By Mackenzie Farkus
How do you balance school, work, and athletics?
Honestly, time management and organization are key for me. In addition to being a student athlete, I’m also an RA on campus and it can be really challenging to make both my demanding RA schedule and cross-country schedule work—especially during the peak of our season. In order to balance everything, I really try and use my time wisely and stay on top of my schedule as best as I can. This includes getting up at 6:30 a.m. to train, studying in the morning before class, getting big projects and RA responsibilities done while on RA duty at night, and especially communicating with my coaches, bosses, and supervisors at all times—especially when there is a conflict. Additionally, making enough time for self-care is really important to me, as well as staying on top of my nutrition in order to keep me energized and prevent me from getting sick.
Why do you enjoy running cross country?
I enjoy running cross-country because it allows me to combine my love for both running and being on a team in one. Interestingly, I didn’t even really start running cross-country until my junior year of high school, when a few of my friends and I started a team at our small, all-girls school.
Before that, I was just playing sports like basketball and softball and would go out for long runs after practice ended… people thought I was crazy! After my junior year, though, I decided to commit to cross-country and I loved everything about it — especially being part of a team that finally shared the same passion for running as I did. At Simmons, it’s the same thing. I love being part of such a supportive and genuine group of runners that not only loves running as a hobby, but also as a competitive sport and that will push each other to be better, while also being your closest friend.
What does an average day look like for you?
Oh gosh… my days are crazy! I’m currently in my off season of cross-country, so recently I’ve been waking around 6:30-7 a.m. and have been heading out for a long run or to the gym to cross-train. Then I usually refuel with a big smoothie or bowl of oatmeal in my dorm and get organized for a long day of classes, packing healthy snacks and responding to some RA emails. Most of my afternoons are spent on academic campus, either in class or hitting the books. I’m very dedicated to my academics and often spend between six to eight hours a day studying or doing homework.
At night, I’m either at work over at Beth Israel, or doing something RA-related (I’m either on RA duty, have a program, or have open office hours in my dorm). After that, the rest of my night is spent studying and when I can, doing yoga or meditating for some self-care.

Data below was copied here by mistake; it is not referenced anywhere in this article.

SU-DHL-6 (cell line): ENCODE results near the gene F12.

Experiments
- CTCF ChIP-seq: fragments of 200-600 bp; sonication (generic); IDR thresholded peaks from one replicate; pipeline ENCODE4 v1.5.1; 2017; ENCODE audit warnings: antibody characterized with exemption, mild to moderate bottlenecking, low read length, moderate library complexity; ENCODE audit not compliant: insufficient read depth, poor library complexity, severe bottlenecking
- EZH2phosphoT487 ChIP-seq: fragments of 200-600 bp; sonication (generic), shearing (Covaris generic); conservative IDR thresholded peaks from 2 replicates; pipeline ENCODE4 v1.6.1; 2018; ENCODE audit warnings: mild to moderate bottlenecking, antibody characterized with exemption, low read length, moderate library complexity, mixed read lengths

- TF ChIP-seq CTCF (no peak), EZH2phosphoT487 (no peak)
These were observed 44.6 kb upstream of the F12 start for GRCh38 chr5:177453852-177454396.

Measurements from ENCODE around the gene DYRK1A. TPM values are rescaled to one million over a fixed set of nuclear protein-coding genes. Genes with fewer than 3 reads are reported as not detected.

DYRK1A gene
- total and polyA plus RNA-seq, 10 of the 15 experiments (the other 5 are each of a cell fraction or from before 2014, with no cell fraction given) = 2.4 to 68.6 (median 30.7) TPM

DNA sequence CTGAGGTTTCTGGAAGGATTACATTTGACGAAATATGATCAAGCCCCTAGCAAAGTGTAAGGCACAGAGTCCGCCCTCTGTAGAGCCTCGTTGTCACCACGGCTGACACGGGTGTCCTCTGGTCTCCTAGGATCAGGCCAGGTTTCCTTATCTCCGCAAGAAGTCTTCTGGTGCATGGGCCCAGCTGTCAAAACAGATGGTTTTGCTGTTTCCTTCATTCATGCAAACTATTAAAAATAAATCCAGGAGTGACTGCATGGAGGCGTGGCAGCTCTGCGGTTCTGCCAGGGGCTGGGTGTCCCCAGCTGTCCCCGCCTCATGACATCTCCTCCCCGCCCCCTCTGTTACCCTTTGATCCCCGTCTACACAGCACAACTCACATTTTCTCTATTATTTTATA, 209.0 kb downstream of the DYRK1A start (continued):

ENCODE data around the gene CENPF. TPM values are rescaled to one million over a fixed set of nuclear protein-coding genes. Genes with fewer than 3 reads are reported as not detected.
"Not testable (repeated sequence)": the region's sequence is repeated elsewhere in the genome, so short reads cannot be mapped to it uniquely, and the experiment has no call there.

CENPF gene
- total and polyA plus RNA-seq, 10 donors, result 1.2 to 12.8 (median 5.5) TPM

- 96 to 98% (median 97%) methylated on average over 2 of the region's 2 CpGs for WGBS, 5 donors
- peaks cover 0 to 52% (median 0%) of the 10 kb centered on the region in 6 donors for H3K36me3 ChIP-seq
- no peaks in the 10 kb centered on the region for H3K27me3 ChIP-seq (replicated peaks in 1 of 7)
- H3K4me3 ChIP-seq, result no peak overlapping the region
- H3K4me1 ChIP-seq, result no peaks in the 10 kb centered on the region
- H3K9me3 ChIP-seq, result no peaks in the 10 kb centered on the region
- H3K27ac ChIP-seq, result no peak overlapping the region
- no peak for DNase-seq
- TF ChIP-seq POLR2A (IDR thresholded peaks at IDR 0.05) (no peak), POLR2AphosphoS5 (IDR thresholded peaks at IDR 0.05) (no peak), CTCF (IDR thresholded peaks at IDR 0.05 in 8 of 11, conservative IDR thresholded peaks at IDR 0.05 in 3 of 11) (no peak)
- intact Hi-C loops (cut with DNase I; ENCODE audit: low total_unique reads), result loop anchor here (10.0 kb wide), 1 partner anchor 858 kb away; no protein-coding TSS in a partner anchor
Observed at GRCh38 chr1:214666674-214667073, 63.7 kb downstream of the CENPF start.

How do you typically prepare for races and marathons?
For the most part, the only things I really do differently before a race or marathon are by making sure I’m increasing my water intake significantly four to five days before the race and decreasing my fiber intake a day or two before the race. I eat a primarily plant-based diet, and with that comes A LOT of fiber, which can be really tough on the GI, causing cramps. In addition to slight changes in my diet, I also always try and get an easy “shake-out” run in the day before a race to make sure my legs are loose and ready for the next day!
What do you find different about competing at Division I Division III?
The main difference I notice is the time commitment required for Division I, as well as the intensity of the program. When I was running Division I, we’d easily spend five to six hours a day training, having team meetings, and attending mandatory study hall sessions.
While the structure was good, it took up nearly all of my time and I barely even had time to go to class/do school work — it didn’t seem reasonable for a college student! Similarly, the Division I program I was in was very intense. We always had two practices a day and everyone was required to be in the same practice clothes every day—same shirt, shorts, shoes etc.
At the Division III level, the structure and competition are still there, however there is definitely less of a time commitment and more of an emphasis on being part of a team and competing as one. While we always push each other to be better, we’re also all very flexible and are willing to make adjustments to our training schedule as needed. Personally, I’ve found that competing at the Division III level is a much healthier and more enjoyable commitment—especially for busy college students in rigorous academic programs.
How has your experience running cross country helped you with your Nutrition and Dietetics major?
Being an athlete in general makes me a lot more aware of the foods I’m putting in my body and how they are going to impact my performance. I’ve always been very interested in nutrition and I’ve really enjoyed being able to apply what I learn in the classroom to my everyday life and especially my sport.
Simply knowing how carbohydrates, proteins, and fat are metabolized in the body, and learning about the different energy systems and what foods can help fuel performance best is extremely useful. Likewise, being an athlete and a Nutrition major has really gotten me interested in Sports Nutrition and I am currently working towards becoming a community-based Registered Dietitian, hopefully working with the military or athletes!